• 3 minutes Trump vs. MbS
  • 11 minutes Can the World Survive without Saudi Oil?
  • 19 minutes Saudis Threaten Retaliation If Sanctions are Imposed
  • 51 mins WTI @ $75.75, headed for $64 - 67
  • 52 mins EU to Splash Billions on Battery Factories
  • 3 hours US top CEO's are spending their own money on the midterm elections
  • 17 mins The Dirt on Clean Electric Cars
  • 11 hours Petrol versus EV
  • 5 hours OPEC Is Struggling To Deliver On Increased Output Pledge
  • 6 mins Satellite Moons to Replace Streetlamps?!
  • 3 hours The Balkans Are Coming Apart at the Seams Again
  • 8 hours 10 Incredible Facts about U.S. LNG
  • 48 mins Uber IPO Proposals Value Company at $120 Billion
  • 16 hours E-mopeds
  • 3 hours A $2 Trillion Saudi Aramco IPO Keeps Getting Less Realistic
  • 6 hours U.N. About Climate Change: World Must Take 'Unprecedented' Steps To Avert Worst Effects
  • 1 day These are the world’s most competitive economies: US No. 1
Alt Text

Oil Price Rally Boosts Electric Car Sales

While $100 oil is believed…

Alt Text

Elon Musk Plans First Commercial Flights To Mars

Despite the headwinds he faced…

Tsvetana Paraskova

Tsvetana Paraskova

Tsvetana is a writer for the U.S.-based Divergente LLC consulting firm with over a decade of experience writing for news outlets such as iNVEZZ and…

More Info

Trending Discussions

IEA: Global Energy Investment Drops 12 Percent

Energy

Energy investments worldwide fell by 12 percent on the year to just over US$1.7 trillion in 2016, with electricity investment outpacing oil and gas spending for the first time ever, the International Energy Agency (IEA) said in its World Energy Investment 2017 report on Tuesday.

Still, oil and gas accounted for two-fifths of global energy supply investment, despite a 38-percent drop in capital spending in that sector between 2014 and 2016, the IEA noted.

Following a 44-percent plunge in the period 2014-2016, upstream oil and gas investment is set to rebound modestly this year, according to the IEA. Investment in U.S. shale is set to rise by 53 percent and resilient spending in the big producing regions the Middle East and Russia are expected to push upstream investment to increase by 3 percent this year. Rising investments in Mexico after a very successful offshore bid round will also contribute to higher upstream spending, the IEA said.

In terms of upstream capital costs, trends are diverging regionally. Worldwide, costs are dropping this year for a third consecutive year due to deflation in the offshore segment, but at a 3 percent decline it is much slower than the drops seen in 2015 and 2016. In the U.S., however, the “rapid ramp up of U.S. shale activities has triggered an increase of costs of 16 percent in 2017 after having almost halved in 2015-16,” the IEA said.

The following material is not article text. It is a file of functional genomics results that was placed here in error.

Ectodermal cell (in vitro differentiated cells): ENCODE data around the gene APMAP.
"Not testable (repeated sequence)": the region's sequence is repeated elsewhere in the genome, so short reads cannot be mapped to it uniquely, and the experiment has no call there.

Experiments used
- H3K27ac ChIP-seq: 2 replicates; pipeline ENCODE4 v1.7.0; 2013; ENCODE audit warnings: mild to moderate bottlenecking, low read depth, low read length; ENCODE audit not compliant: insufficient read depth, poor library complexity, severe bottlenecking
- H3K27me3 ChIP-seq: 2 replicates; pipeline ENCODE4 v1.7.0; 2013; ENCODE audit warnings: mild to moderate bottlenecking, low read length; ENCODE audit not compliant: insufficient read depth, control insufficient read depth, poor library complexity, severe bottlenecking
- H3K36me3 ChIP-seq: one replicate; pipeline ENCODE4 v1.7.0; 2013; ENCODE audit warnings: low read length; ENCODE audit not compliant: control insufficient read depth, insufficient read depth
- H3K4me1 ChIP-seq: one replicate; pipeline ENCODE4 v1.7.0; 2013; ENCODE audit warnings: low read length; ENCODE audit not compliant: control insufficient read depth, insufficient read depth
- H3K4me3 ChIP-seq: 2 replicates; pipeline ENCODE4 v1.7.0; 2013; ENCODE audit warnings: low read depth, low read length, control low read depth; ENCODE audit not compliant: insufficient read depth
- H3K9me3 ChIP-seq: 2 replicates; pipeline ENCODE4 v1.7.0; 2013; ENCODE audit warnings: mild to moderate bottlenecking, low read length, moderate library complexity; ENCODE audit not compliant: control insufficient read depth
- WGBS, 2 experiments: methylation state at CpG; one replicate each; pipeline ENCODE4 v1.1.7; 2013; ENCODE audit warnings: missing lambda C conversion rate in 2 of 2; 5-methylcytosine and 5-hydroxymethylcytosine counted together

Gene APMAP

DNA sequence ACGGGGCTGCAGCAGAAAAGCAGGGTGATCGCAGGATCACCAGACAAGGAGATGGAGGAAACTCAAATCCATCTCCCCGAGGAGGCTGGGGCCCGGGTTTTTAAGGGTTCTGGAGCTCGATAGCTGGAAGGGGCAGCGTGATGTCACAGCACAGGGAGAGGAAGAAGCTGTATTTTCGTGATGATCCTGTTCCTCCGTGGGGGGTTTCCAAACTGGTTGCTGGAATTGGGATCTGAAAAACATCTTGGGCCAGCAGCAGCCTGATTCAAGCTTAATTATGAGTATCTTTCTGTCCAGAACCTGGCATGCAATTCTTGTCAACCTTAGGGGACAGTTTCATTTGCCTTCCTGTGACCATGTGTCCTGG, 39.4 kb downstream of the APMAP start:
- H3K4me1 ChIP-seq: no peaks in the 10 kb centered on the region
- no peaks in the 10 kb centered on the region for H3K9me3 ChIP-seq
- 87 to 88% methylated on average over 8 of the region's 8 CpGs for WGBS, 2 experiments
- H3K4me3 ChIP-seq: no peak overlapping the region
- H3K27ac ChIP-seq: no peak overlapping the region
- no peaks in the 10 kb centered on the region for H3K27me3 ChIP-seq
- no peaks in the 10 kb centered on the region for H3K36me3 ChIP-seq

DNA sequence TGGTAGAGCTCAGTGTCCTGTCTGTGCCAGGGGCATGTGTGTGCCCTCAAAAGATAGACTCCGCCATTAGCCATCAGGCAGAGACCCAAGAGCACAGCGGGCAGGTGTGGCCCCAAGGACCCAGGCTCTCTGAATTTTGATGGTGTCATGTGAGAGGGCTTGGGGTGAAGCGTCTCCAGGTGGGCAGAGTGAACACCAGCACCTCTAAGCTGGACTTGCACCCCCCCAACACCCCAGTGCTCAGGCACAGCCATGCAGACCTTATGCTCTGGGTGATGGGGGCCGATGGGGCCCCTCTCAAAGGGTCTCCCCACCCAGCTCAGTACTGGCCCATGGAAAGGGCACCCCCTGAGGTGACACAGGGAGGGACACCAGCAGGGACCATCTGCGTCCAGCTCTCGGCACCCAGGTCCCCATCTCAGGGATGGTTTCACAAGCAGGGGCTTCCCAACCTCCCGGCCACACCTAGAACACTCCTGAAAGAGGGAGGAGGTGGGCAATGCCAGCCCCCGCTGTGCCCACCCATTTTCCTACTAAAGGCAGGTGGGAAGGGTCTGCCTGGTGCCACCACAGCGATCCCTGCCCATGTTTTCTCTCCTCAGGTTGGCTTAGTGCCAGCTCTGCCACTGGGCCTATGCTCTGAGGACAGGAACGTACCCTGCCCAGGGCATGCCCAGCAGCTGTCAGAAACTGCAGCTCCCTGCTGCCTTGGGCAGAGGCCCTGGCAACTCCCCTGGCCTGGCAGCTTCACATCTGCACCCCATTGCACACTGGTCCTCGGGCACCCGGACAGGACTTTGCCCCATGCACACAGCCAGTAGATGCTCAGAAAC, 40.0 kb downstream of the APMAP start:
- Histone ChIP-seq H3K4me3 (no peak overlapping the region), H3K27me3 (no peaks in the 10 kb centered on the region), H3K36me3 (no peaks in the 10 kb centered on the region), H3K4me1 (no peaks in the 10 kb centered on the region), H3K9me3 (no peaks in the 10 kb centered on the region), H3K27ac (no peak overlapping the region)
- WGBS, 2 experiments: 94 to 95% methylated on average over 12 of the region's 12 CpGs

“The oil and gas industry is undertaking a major transformation in the way it operates, with an increased focus on activities delivering paybacks in a shorter period of time and the sanctioning of simplified and streamlined projects,” according to the international agency.

As far as oil and gas companies’ financial health is concerned, the IEA has estimated that “despite investment cutbacks and better cost discipline, the oil majors increased debt by over $100 billion between late 2014 and early 2017.” Independent U.S. drillers, on the other hand, have improved finances with efficiency gains and greater availability and cost of bond financing after oil prices rallied from the early-2016 lows. Related: Trump’s First Step To Boost Gulf Of Mexico Drilling

Despite projections for a slight increase in investment this year, the IEA reiterated a warning that falling investments point to future energy security risks.

“A drop in upstream oil and gas activity and the recent slowdown in the sanctioning of conventional oil fields to its lowest level in more than 70 years may lead to tighter supply in the near future,” the agency said.

“Given depletion of existing fields, the pace of investment in conventional fields will need to rise to avoid a supply squeeze, even on optimistic assumptions about technology and the impact of climate policies on oil demand. The energy transition has barely begun in several key sectors, such as transport and industry, which will continue to rely heavily on oil, gas and coal for the foreseeable future,” the IEA noted.

By Tsvetana Paraskova for Oilprice.com

More Top Reads From Oilprice.com:


x


Back to homepage

Trending Discussions


Leave a comment

Leave a comment




Oilprice - The No. 1 Source for Oil & Energy News